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Have your cake and eat it


Stay off the wagon by never getting on it.

Psychology and the connection to our dietary behaviours reveal clear problems for maintaining a healthy diet. Eating a healthy diet, or at least, one which creates an energy/deficit for those wanting to lose weight, is not so much of a problem, sticking to and staying with the same diet is somewhat trickier…


Over many years of working with people who are attempting to manage their weight and/or have disordered eating I have noticed there is a clear relationship between having ‘glitches’ in behaviour and this leading to all out ‘relapse’. Say for example I have decided I want to eat very healthily during the week and save my treats, booze etc for the weekend and then I eat cake on a Wednesday morning… This may start an internal conversation relating to how I’ve just broken a contract… this leads to a cascade effect where essentially my thinking is: ‘screw it, I may as well forget it now and eat whatever I want’ in my part of the world something referred to commonly as throwing the baby out with the bath water.


If this sounds familiar, you have maybe had the same situation occur. Continuing with the cake analogy above, the fact is you’ve just eaten some flour, fat, sugar etc and it’s done… and perhaps we will consider that a healthy diet is not one where we meet a stringent set of rules that are never broken e.g., the cake rule! As we all know, if I eat cake every day or even several times a day, I am increasing the probability of weight gain and perhaps illness, but this is not caused by one piece of cake, unless we let that one piece of cake signal failure then it becomes much more…


This is relapse management 101, but the difference with ciggies, booze, drugs etc and diet, is that food is distinguished from these substances as we must have it every day and cannot live without it (although we also use it for pleasure, comfort in the same way as those other drugs of course).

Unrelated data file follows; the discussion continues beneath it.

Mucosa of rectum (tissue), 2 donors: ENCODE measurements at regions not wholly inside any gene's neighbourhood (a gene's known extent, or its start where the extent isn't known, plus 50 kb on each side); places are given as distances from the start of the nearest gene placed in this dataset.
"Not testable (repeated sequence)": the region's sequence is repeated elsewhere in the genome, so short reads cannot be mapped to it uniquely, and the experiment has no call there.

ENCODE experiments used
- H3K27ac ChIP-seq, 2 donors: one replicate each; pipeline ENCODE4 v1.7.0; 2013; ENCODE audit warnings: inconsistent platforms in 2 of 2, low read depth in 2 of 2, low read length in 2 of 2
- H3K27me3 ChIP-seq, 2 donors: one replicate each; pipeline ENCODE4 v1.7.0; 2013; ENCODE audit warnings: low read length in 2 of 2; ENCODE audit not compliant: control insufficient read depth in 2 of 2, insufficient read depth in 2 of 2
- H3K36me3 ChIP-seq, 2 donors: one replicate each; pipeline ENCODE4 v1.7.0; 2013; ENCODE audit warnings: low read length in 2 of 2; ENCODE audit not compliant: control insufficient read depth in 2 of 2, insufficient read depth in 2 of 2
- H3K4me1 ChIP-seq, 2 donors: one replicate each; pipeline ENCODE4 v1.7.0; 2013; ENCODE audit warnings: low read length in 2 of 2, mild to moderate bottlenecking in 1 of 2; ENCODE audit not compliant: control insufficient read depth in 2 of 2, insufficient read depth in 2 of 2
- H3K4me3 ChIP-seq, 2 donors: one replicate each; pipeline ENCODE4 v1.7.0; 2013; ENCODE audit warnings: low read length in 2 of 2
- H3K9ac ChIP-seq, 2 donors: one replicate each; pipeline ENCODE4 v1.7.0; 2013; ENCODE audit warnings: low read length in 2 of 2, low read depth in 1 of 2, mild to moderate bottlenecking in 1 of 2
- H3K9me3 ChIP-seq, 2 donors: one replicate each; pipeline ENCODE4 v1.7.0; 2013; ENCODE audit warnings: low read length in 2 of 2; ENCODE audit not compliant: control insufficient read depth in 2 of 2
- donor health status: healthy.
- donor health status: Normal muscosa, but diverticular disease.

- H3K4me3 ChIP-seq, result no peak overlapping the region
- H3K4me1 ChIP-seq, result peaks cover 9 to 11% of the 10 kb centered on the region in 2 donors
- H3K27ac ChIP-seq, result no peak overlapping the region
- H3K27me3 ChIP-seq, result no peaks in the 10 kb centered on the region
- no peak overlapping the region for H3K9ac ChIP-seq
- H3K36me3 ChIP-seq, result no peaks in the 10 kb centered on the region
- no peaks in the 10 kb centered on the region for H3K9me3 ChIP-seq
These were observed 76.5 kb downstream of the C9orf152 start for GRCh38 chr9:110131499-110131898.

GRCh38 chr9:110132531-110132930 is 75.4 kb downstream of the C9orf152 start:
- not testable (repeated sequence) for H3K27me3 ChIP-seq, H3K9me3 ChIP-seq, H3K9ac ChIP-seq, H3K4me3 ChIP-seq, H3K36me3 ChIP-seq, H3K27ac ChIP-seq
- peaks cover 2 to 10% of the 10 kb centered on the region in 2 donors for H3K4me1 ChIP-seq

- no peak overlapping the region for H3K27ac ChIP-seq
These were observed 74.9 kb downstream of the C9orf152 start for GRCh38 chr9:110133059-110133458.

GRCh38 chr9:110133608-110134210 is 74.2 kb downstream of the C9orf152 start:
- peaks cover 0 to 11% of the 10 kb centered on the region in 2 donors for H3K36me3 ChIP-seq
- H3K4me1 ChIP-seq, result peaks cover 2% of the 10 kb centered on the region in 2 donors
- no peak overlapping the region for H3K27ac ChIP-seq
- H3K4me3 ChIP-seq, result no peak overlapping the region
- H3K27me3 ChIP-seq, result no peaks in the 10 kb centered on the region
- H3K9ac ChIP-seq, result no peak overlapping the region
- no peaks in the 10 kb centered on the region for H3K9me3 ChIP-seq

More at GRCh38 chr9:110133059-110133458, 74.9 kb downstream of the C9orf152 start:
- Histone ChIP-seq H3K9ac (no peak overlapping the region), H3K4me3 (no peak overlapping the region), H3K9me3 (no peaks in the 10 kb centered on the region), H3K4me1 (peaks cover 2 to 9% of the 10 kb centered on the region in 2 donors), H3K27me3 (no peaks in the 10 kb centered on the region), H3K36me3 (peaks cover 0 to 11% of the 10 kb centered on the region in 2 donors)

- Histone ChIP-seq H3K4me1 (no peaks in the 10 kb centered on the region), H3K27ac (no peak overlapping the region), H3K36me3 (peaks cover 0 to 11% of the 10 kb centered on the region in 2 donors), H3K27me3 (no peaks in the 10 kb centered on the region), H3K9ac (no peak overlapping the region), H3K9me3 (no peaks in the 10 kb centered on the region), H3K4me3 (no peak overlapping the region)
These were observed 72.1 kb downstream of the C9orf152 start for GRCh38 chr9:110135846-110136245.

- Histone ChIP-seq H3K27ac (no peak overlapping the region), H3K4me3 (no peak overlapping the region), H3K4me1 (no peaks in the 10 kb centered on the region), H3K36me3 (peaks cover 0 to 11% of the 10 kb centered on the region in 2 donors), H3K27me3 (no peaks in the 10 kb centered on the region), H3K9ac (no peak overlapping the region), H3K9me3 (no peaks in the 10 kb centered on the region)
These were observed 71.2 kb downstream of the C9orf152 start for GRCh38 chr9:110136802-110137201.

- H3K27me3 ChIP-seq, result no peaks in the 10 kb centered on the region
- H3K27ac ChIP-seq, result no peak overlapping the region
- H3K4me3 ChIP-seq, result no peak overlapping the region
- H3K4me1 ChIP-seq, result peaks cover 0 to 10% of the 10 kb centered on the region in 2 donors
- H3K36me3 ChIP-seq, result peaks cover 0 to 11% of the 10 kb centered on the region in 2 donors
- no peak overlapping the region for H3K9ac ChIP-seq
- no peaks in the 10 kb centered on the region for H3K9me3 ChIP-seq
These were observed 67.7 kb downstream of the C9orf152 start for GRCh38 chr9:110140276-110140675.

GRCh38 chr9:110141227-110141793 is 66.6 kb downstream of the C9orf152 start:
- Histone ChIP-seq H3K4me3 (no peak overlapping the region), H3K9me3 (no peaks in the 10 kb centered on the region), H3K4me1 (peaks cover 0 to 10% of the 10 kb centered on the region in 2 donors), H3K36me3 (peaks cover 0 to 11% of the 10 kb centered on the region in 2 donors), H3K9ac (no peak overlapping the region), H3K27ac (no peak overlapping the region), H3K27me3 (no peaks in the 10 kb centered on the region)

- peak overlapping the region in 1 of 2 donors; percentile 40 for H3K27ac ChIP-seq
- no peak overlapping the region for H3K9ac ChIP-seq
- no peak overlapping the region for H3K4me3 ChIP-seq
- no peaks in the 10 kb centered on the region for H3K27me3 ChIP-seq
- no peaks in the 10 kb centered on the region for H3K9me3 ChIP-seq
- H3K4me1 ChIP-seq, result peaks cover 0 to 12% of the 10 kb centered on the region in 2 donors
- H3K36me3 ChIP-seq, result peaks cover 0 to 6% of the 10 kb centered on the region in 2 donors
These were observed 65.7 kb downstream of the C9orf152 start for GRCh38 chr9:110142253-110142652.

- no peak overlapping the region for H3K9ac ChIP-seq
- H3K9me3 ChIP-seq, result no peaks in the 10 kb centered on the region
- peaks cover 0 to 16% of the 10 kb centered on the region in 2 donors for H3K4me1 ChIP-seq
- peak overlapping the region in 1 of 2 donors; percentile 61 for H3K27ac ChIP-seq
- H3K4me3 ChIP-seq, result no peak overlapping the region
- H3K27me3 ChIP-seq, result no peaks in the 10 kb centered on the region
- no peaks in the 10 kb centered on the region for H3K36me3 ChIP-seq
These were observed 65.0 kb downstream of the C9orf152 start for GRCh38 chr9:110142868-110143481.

Here’s the antidote: Create a structure for an essentially healthy diet e.g., 3 meals a day, least 5 veg and fruits on most days etc. Maybe you have intentions to ‘eat clean’ during the week and relax more at weekends (many of us do) and that seems like a reasonable plan, but in this way of thinking, you need to notice the thoughts you have when you eat outside of the plan: ‘what an idiot why did you eat that!’ etc. Now try to disconnect yourself from that thought by making up a replacement thought like this one:

it’s one piece of cake, I don’t need to throw the towel in, I can get back to eating healthily for the rest of the day…’

And remember if you are going to eat cake, eat a good one and always, always give it your full attention to enjoy every single morsel…


Dr Trevor Simper was a registered Public Health Nutritionist, in the NHS, a Senior lecturer in food and nutrition at Sheffield Hallam University and is now a practising Psychotherapist.

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